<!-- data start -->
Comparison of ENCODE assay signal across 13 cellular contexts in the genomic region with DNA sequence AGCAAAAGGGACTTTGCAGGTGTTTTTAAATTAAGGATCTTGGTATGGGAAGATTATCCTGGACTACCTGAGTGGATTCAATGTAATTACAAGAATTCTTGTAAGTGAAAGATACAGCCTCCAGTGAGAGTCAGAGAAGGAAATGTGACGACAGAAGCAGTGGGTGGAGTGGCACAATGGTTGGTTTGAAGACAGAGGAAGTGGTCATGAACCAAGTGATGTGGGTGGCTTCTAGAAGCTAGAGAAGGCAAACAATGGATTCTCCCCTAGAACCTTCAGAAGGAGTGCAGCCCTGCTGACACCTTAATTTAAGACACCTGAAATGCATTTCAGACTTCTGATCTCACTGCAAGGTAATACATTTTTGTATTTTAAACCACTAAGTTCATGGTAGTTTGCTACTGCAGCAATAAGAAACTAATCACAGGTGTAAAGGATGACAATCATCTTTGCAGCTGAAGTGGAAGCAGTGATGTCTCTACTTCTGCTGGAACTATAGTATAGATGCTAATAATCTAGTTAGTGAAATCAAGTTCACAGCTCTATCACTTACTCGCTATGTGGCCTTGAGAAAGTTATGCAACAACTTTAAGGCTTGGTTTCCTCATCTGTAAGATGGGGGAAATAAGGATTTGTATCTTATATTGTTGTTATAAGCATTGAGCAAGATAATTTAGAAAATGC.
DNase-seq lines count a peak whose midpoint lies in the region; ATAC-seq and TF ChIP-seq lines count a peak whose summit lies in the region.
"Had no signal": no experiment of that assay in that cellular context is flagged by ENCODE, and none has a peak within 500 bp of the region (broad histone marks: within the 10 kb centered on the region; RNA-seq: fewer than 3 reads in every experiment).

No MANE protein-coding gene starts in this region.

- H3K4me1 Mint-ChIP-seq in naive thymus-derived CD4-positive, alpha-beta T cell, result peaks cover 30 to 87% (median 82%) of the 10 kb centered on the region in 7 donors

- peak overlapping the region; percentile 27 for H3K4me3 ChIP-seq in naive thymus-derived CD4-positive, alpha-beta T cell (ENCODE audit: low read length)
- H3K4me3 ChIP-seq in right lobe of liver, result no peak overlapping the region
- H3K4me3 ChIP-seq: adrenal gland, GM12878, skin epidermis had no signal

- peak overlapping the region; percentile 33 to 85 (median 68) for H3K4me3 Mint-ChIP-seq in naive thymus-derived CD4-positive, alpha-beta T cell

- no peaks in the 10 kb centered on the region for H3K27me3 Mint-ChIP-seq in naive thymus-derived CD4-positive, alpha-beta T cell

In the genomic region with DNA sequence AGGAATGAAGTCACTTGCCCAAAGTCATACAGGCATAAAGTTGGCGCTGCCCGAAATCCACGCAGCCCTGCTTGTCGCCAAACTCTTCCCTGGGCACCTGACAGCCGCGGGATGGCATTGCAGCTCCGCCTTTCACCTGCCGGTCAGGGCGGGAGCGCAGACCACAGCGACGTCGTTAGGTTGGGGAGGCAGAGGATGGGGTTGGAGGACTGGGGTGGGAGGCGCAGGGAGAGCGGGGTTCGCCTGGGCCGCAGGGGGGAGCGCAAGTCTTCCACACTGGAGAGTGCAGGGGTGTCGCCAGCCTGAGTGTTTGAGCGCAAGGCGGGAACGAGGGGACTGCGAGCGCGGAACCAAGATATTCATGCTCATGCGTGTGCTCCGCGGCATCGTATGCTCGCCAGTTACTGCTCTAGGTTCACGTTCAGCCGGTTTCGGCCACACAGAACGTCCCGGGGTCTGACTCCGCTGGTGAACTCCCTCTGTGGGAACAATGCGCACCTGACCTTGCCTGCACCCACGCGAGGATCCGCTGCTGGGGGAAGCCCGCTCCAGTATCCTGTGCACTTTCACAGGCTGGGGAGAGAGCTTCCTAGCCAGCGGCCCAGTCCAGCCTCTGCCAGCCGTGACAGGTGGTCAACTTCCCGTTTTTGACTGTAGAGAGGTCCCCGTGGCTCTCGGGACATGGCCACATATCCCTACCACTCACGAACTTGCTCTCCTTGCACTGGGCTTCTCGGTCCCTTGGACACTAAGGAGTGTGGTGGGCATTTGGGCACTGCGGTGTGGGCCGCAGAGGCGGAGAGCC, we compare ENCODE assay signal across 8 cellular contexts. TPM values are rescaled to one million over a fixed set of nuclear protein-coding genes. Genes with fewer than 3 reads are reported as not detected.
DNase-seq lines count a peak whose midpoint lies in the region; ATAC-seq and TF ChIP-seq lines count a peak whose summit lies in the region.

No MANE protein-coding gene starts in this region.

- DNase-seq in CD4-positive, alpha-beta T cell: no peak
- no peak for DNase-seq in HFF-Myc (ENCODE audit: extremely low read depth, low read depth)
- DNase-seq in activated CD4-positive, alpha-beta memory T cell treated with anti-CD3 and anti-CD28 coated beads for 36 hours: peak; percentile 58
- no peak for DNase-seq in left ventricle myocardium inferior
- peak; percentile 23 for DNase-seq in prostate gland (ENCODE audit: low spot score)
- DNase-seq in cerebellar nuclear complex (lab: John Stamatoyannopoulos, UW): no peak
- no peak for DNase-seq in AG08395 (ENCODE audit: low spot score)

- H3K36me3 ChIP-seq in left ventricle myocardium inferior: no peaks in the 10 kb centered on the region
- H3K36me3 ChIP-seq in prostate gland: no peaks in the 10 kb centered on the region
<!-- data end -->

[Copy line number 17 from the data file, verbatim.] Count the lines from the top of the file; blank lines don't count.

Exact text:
- no peak for DNase-seq in left ventricle myocardium inferior